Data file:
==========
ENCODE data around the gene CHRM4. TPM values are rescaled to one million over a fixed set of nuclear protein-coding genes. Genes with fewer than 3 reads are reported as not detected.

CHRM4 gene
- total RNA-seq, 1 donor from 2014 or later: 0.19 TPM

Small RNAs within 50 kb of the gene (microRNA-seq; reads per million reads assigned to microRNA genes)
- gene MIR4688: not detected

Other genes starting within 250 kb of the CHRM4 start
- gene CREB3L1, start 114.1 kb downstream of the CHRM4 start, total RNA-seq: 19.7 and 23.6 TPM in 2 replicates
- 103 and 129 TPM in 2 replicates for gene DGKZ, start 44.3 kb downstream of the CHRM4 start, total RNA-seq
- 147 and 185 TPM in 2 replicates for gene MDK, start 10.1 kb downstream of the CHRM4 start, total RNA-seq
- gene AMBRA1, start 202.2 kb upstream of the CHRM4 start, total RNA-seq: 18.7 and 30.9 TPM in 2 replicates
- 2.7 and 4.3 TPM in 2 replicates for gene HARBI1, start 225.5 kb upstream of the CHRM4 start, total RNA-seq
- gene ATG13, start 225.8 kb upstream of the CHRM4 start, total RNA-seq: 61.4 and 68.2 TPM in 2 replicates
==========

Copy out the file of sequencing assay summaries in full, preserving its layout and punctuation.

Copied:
ENCODE data around the gene CHRM4. TPM values are rescaled to one million over a fixed set of nuclear protein-coding genes. Genes with fewer than 3 reads are reported as not detected.

CHRM4 gene
- total RNA-seq, 1 donor from 2014 or later: 0.19 TPM

Small RNAs within 50 kb of the gene (microRNA-seq; reads per million reads assigned to microRNA genes)
- gene MIR4688: not detected

Other genes starting within 250 kb of the CHRM4 start
- gene CREB3L1, start 114.1 kb downstream of the CHRM4 start, total RNA-seq: 19.7 and 23.6 TPM in 2 replicates
- 103 and 129 TPM in 2 replicates for gene DGKZ, start 44.3 kb downstream of the CHRM4 start, total RNA-seq
- 147 and 185 TPM in 2 replicates for gene MDK, start 10.1 kb downstream of the CHRM4 start, total RNA-seq
- gene AMBRA1, start 202.2 kb upstream of the CHRM4 start, total RNA-seq: 18.7 and 30.9 TPM in 2 replicates
- 2.7 and 4.3 TPM in 2 replicates for gene HARBI1, start 225.5 kb upstream of the CHRM4 start, total RNA-seq
- gene ATG13, start 225.8 kb upstream of the CHRM4 start, total RNA-seq: 61.4 and 68.2 TPM in 2 replicates